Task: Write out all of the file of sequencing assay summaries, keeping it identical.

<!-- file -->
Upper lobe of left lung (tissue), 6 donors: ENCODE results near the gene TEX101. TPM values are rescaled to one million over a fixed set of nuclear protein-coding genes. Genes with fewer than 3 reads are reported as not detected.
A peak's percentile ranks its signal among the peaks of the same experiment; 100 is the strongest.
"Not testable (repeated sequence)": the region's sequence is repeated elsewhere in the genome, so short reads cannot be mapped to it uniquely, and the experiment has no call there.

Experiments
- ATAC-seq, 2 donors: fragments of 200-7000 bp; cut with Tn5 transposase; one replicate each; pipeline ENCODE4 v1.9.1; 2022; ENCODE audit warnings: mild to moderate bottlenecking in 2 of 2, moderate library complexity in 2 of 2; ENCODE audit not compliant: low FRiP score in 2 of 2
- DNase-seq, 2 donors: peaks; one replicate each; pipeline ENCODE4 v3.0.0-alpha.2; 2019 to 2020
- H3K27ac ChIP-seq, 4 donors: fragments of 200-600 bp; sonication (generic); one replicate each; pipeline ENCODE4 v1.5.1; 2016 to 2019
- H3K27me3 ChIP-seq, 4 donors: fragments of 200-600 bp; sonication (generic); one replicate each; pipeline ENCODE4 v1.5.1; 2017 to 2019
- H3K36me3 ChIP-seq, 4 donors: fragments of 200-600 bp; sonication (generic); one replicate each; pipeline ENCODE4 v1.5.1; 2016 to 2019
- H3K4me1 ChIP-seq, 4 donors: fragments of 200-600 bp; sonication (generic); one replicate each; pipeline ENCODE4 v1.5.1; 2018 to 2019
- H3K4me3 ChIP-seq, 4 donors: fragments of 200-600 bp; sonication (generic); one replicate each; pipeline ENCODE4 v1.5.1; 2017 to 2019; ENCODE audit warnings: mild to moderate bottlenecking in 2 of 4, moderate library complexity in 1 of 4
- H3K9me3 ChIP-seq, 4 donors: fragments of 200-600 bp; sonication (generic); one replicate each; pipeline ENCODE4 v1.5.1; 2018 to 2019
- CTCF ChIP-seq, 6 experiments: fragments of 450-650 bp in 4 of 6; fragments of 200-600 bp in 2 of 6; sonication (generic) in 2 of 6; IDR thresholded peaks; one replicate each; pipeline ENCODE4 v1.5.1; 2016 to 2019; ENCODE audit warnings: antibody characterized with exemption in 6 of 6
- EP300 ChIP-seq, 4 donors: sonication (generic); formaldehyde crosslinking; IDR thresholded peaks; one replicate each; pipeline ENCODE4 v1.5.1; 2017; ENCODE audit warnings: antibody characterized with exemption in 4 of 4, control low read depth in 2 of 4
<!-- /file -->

Upper lobe of left lung (tissue), 6 donors: ENCODE results near the gene TEX101. TPM values are rescaled to one million over a fixed set of nuclear protein-coding genes. Genes with fewer than 3 reads are reported as not detected.
A peak's percentile ranks its signal among the peaks of the same experiment; 100 is the strongest.
"Not testable (repeated sequence)": the region's sequence is repeated elsewhere in the genome, so short reads cannot be mapped to it uniquely, and the experiment has no call there.

Experiments
- ATAC-seq, 2 donors: fragments of 200-7000 bp; cut with Tn5 transposase; one replicate each; pipeline ENCODE4 v1.9.1; 2022; ENCODE audit warnings: mild to moderate bottlenecking in 2 of 2, moderate library complexity in 2 of 2; ENCODE audit not compliant: low FRiP score in 2 of 2
- DNase-seq, 2 donors: peaks; one replicate each; pipeline ENCODE4 v3.0.0-alpha.2; 2019 to 2020
- H3K27ac ChIP-seq, 4 donors: fragments of 200-600 bp; sonication (generic); one replicate each; pipeline ENCODE4 v1.5.1; 2016 to 2019
- H3K27me3 ChIP-seq, 4 donors: fragments of 200-600 bp; sonication (generic); one replicate each; pipeline ENCODE4 v1.5.1; 2017 to 2019
- H3K36me3 ChIP-seq, 4 donors: fragments of 200-600 bp; sonication (generic); one replicate each; pipeline ENCODE4 v1.5.1; 2016 to 2019
- H3K4me1 ChIP-seq, 4 donors: fragments of 200-600 bp; sonication (generic); one replicate each; pipeline ENCODE4 v1.5.1; 2018 to 2019
- H3K4me3 ChIP-seq, 4 donors: fragments of 200-600 bp; sonication (generic); one replicate each; pipeline ENCODE4 v1.5.1; 2017 to 2019; ENCODE audit warnings: mild to moderate bottlenecking in 2 of 4, moderate library complexity in 1 of 4
- H3K9me3 ChIP-seq, 4 donors: fragments of 200-600 bp; sonication (generic); one replicate each; pipeline ENCODE4 v1.5.1; 2018 to 2019
- CTCF ChIP-seq, 6 experiments: fragments of 450-650 bp in 4 of 6; fragments of 200-600 bp in 2 of 6; sonication (generic) in 2 of 6; IDR thresholded peaks; one replicate each; pipeline ENCODE4 v1.5.1; 2016 to 2019; ENCODE audit warnings: antibody characterized with exemption in 6 of 6
- EP300 ChIP-seq, 4 donors: sonication (generic); formaldehyde crosslinking; IDR thresholded peaks; one replicate each; pipeline ENCODE4 v1.5.1; 2017; ENCODE audit warnings: antibody characterized with exemption in 4 of 4, control low read depth in 2 of 4